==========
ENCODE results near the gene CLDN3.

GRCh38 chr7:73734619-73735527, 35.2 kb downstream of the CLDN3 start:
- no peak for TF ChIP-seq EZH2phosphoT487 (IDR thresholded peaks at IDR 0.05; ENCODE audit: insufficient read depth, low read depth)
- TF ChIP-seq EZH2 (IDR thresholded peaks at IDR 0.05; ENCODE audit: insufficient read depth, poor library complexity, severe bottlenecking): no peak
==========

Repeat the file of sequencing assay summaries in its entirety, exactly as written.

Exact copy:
ENCODE results near the gene CLDN3.

GRCh38 chr7:73734619-73735527, 35.2 kb downstream of the CLDN3 start:
- no peak for TF ChIP-seq EZH2phosphoT487 (IDR thresholded peaks at IDR 0.05; ENCODE audit: insufficient read depth, low read depth)
- TF ChIP-seq EZH2 (IDR thresholded peaks at IDR 0.05; ENCODE audit: insufficient read depth, poor library complexity, severe bottlenecking): no peak